I think it is important to differentiate between the flow and the stock of refugees. The flow are the hundreds of thousands of refugees who have crossed European borders in recent years. The stock are those refugees which decide to stay within the borders of one country. The flow incurs one-time costs (temporary infrastructure, transportation, logistics, etc.). The stock incurs permanent costs for generations to come.

Austria, too, has bussed hundreds of thousands of refugees from its Southern borders to the border with Germany and it has earned much anger from Germany for doing that. However, Austria has also built up a stock of 95.000 refugees in the year 2015 alone. Under current laws, these refugees will be entitled to bring along their families and the general expectation is that this will trigger a multiple of 3-4. In other words, 2015's stock of 95.000 will automatically become a stock of 300-400.000 within a few years.

The stock remains in the country and it triggers enormous ongoing costs: building homes; expanding social services like schooling, training, health care; and integration measures in general. Put differently, there will be 300-400.000 new residents who are entitled to essentially the same social benefits as Austrians, and the social benefits in Austria are generous: roughly 850 EUR per month for the first adult, half of that for the second adult and about 200 EUR per child. A family of four will quickly collect 1.500-2.000 EUR per month. A politician recently published a calculation where, in Vienna, a family of four can make up to 36.000 per year if all special benefits are taken advantage of.

Mind you, these are not income figures for working. They are income figures if not working. And there are many Austrians who do not achieve these income figures despite working which makes for fertile ground for anti-refugee sentiment.

Given Austria's demographic challenge over the next decades, refugees could become a blessing and the answer to that challenge. Provided, of course, that refugees finds jobs, earn income for work and make contributions to the social systems. Regrettably, the statistics are not very promising. In Switzerland, for example, statistics show that up to 80% of refugees are still recipients of social benefits after 5 years in the country. Time will tell how Austria will fare in that regard. Early analyses suggest that, at the most, 25-30% of the arrivals have skills which are in demand. At the same time, Austria presently has the highest unemployment since the end of WW2.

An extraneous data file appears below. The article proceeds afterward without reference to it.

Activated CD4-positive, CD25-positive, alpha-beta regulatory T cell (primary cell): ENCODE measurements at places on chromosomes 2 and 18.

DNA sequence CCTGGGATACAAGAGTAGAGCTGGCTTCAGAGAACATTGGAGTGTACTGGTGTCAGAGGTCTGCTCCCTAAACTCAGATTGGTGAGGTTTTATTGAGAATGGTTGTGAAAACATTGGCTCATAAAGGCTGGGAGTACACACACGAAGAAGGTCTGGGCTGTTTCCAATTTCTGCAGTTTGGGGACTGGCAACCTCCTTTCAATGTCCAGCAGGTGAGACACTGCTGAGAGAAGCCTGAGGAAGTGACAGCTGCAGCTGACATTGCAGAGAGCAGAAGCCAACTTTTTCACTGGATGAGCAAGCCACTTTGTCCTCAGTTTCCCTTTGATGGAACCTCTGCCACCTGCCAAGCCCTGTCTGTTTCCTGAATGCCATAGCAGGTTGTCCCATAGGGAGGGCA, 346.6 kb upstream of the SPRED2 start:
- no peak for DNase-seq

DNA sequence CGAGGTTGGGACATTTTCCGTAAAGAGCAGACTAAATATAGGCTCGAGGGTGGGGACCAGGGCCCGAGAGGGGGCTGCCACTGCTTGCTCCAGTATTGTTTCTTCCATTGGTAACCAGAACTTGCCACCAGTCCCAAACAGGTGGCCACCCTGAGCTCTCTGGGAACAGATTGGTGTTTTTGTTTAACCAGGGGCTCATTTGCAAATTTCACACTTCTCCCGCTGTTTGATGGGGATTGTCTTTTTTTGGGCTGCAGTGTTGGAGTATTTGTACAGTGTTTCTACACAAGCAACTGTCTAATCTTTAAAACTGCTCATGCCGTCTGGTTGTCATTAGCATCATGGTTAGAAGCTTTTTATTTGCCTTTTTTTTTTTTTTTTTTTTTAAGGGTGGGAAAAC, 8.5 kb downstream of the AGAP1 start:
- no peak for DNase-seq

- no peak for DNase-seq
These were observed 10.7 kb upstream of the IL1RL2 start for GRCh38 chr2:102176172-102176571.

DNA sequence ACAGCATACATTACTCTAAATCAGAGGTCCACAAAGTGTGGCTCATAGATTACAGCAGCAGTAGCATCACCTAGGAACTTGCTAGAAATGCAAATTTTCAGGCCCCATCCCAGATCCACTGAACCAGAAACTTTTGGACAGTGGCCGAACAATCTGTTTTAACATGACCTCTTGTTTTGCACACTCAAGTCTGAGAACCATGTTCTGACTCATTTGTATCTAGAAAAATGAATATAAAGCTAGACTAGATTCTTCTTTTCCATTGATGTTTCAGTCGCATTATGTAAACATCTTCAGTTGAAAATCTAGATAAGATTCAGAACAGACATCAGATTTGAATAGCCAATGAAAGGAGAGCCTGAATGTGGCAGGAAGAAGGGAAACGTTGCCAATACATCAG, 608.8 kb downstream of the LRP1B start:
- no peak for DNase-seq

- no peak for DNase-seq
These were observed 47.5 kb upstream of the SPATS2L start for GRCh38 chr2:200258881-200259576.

For quite a few months, Chancellor Fayman was 100% loyal to Chancellor Angela Merkel. They both agreed that this was a European problem which could not be solved by any one country alone and that, in consequence, national measures were detrimental to the overall project. Merkel/Faymann preached without end that the stock would have to be Europeanized (a fair distribution throughout Europe) and that the flow would have to be reduced. And they were essentially told by others to go fly a kite, particularly by the East Europeans.

That was when Faymann showed nerves for the first time. Upset by the lack of solidarity from the East, he suggested that those who failed to show solidarity by accepting their fair share of refugees should see a reduction in subsidies they receive from the EU. After all, subsidies are a form of showing solidarity, too. As sensible as this suggestion sounded, Faymann was literally clobbered for making it. Blackmailing one another was not a European value, Faymann was educated. That was a formative experience for Faymann.

Then, major atmospheric changes took place in Germany, Austria and Scandinavia. Sweden, the former showcase for humanitarian policies, reached the end of the line and said they couldn't handle any more refugees. In Germany and Austria, the former 'welcome culture' mutated into a 'farewell culture'. Angela Merkel dared to tell Syrian refugees that when the war was over, they would have to return to Syria. But still, both Germany and Austria were still nobly accepting stock in their countries. And then Faymann blew a fuse.